The increasing globalization of the game is a good thing. Hispanic players now are a healthy percentage, but there is still much work to be done. Japanese players are coming to the states with increasing frequency, but the decline of African-Americans is concerning. MLB is to be commended for its efforts so far to reverse that trend, though, and are also making significant in-roads in European markets. (Philadelphia Daily News)

WHIZ KID: Growing up a Red Sox fan, I'm not a fan of Sports Illustrated covers because of its featuring of Nomar Garciaparra in the famous (at least, it's famous locally) "A Cut Above" cover; that cover ran around the time Nomar's career took a permanent turn for the worse after being hit by a pitch on the wrist. SI also predicted a World Series victory in 2000 for Boston with yet another cover... except it would take four more years for that ring. (And yes, I remember both covers well.) Ah, the Sports Illustrated jinx... well, anyways, SI.com is touting Starlin Castro on its next cover. Manager Mike Quade was quick to speculate on whether the dreaded jinx applied to Castro.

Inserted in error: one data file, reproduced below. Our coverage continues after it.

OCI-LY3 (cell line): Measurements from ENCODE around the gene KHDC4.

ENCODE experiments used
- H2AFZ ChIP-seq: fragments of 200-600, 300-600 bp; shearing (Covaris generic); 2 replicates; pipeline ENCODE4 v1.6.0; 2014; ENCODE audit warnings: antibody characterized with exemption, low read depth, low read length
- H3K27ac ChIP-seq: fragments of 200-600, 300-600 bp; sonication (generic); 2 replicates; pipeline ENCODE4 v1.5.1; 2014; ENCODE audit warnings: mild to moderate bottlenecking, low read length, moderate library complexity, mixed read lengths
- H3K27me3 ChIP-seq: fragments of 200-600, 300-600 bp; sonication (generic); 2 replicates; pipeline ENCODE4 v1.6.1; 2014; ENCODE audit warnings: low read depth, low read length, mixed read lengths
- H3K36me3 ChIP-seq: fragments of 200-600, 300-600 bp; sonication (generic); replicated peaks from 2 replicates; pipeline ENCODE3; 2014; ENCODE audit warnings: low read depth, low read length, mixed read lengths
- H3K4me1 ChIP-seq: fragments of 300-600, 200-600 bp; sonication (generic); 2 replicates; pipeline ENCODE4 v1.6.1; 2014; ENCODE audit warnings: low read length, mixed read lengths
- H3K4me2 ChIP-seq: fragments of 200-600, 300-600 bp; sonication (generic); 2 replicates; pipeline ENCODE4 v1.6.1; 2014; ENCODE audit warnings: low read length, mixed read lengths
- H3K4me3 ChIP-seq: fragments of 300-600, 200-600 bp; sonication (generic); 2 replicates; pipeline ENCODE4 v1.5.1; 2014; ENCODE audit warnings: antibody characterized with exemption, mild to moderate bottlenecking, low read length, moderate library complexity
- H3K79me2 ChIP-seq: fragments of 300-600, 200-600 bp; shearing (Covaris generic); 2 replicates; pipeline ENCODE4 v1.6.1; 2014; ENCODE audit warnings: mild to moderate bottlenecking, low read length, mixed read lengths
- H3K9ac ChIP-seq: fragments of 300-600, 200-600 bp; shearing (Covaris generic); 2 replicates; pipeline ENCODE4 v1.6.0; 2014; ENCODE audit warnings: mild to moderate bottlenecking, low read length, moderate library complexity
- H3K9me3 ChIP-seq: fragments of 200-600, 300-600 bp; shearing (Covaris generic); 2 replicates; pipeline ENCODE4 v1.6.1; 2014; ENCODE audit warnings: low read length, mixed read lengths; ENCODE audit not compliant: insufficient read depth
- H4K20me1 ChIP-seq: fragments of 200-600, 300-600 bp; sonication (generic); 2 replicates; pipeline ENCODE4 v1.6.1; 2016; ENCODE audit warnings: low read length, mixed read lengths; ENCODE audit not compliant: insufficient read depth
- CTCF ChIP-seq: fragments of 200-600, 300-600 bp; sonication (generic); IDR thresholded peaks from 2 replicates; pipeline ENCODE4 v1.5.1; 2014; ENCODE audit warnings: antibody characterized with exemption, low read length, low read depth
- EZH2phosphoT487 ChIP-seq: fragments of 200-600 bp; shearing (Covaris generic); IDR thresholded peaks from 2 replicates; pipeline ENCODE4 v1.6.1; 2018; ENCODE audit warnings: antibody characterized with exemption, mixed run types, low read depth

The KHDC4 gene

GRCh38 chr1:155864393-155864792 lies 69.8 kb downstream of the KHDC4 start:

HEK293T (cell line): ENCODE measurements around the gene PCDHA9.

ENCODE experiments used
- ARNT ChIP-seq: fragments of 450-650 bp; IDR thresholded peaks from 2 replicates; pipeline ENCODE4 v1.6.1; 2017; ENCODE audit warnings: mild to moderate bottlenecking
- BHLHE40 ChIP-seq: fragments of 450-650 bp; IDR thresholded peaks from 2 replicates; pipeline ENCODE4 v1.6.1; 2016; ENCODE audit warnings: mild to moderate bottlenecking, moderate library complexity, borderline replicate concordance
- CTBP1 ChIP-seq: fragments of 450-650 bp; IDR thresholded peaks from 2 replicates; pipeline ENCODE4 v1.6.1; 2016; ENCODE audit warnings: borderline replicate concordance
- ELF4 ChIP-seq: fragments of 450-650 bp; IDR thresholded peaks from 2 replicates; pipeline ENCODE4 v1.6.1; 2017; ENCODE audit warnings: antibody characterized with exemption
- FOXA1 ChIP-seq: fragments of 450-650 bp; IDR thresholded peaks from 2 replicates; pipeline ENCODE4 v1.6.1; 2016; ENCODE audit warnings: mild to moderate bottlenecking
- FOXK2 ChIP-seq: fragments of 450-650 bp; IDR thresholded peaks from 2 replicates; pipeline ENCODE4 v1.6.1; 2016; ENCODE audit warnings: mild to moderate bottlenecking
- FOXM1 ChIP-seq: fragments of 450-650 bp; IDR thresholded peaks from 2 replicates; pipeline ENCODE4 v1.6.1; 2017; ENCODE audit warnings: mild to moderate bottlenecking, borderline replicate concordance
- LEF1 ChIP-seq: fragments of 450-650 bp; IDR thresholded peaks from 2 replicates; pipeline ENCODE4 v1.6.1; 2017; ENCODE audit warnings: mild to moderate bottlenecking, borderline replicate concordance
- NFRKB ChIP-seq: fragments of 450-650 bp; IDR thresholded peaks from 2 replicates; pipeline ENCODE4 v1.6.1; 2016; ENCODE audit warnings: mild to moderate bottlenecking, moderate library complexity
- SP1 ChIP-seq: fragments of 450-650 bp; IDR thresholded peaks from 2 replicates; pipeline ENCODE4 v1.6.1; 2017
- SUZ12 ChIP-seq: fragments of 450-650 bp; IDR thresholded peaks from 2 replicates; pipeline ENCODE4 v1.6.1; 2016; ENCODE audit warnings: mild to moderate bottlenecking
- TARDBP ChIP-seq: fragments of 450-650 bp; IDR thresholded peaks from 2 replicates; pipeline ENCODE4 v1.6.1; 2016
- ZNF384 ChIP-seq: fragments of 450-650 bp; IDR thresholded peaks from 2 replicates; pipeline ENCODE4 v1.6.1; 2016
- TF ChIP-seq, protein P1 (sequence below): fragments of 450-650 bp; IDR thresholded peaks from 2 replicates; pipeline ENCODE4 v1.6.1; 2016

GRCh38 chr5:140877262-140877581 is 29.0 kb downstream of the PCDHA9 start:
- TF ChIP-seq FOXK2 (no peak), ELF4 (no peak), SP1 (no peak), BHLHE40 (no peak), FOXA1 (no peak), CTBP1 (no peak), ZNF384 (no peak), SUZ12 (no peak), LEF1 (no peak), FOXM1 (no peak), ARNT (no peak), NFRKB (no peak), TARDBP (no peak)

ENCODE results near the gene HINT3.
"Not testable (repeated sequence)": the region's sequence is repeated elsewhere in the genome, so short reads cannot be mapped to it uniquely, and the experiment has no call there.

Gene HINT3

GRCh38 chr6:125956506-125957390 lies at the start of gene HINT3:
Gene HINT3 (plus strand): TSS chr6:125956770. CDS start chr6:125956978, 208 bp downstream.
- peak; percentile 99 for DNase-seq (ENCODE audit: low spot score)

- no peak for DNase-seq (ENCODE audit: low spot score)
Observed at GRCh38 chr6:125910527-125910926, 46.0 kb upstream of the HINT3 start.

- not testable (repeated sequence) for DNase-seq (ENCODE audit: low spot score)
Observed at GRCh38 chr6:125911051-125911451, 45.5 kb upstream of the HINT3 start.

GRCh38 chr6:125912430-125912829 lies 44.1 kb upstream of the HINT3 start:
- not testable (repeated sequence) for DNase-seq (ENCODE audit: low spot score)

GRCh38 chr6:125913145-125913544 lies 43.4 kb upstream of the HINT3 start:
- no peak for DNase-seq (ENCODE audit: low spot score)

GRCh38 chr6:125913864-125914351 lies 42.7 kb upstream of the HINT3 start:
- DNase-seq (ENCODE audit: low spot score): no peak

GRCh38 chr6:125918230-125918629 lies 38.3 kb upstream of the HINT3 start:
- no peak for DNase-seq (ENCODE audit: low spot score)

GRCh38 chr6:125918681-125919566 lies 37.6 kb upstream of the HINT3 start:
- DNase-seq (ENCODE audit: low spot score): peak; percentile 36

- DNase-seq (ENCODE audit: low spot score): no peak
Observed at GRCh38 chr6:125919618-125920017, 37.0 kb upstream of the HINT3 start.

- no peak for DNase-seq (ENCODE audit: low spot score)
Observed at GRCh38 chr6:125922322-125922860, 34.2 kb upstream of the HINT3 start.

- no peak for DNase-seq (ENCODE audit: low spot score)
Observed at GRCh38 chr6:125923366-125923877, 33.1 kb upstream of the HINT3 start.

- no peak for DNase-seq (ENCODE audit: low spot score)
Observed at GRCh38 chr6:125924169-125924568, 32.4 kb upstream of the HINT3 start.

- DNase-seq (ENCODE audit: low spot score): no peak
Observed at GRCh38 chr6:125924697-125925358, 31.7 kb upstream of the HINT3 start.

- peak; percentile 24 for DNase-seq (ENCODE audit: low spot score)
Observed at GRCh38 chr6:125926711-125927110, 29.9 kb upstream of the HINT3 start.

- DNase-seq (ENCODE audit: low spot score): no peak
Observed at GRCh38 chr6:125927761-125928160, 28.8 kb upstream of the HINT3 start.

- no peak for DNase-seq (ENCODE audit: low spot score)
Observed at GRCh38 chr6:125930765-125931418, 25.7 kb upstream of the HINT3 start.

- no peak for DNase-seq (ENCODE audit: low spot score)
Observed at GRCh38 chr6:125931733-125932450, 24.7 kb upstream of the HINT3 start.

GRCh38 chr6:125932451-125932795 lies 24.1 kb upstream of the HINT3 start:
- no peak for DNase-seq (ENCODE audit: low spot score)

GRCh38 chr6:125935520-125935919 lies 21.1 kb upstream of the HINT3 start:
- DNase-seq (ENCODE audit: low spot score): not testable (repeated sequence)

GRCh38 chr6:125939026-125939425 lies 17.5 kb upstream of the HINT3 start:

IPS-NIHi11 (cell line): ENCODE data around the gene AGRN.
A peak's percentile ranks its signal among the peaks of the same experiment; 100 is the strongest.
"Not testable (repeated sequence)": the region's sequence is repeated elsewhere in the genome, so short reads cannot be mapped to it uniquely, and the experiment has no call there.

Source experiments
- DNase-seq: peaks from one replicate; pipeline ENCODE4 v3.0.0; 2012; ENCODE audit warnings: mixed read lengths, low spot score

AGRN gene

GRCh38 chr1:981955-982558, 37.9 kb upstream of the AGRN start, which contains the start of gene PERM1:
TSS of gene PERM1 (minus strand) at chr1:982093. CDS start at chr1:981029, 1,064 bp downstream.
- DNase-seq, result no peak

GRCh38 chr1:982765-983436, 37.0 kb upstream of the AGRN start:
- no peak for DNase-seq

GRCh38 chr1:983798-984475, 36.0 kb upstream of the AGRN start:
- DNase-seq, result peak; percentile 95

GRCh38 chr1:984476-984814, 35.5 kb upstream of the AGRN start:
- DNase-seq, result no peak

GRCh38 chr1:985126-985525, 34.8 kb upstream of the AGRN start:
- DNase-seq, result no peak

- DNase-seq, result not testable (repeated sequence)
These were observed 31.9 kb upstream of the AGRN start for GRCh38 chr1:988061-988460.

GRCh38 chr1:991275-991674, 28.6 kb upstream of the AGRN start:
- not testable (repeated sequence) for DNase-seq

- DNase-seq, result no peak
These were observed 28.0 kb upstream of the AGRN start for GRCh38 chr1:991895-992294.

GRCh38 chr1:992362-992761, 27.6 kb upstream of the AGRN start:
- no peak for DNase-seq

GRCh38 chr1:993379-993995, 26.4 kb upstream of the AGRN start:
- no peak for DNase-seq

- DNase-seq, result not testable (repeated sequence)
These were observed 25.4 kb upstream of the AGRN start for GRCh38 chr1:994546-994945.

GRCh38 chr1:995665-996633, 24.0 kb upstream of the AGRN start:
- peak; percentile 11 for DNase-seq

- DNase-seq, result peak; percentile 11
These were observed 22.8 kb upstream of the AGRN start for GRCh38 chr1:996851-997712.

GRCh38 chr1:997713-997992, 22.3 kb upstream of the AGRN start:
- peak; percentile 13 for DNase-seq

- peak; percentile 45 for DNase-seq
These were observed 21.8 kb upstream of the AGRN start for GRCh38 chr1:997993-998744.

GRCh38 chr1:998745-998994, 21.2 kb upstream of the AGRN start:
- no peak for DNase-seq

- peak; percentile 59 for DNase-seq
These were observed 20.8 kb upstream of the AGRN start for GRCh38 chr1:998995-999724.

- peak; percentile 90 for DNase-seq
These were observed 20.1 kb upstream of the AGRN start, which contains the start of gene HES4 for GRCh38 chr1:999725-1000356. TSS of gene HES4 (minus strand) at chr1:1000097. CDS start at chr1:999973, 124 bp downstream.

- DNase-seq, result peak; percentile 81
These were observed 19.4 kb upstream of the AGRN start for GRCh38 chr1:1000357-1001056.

"How many do you have to deal with?" Quade said. "You have the sophomore [jinx], the S.I. [jinx]. If there's two jinxes, do they cancel each other out?" (MLB.com)

HEART-ATTACK ROBBERY: This is a disgusting story to write, but here goes: in early April, a Pirates usher was found dead in the middle of the street with only a superficial head injury. Turns out he was suffering a heart attack in the car. Along comes a 17-year-old who pulled the usher out of his car -- not to help, but to rob him of his wallet and car, leave the usher dying in the street. That 17-year-old was just arrested for the robbery, although he will not be charged with homicide. (Pittsburgh Post-Gazette)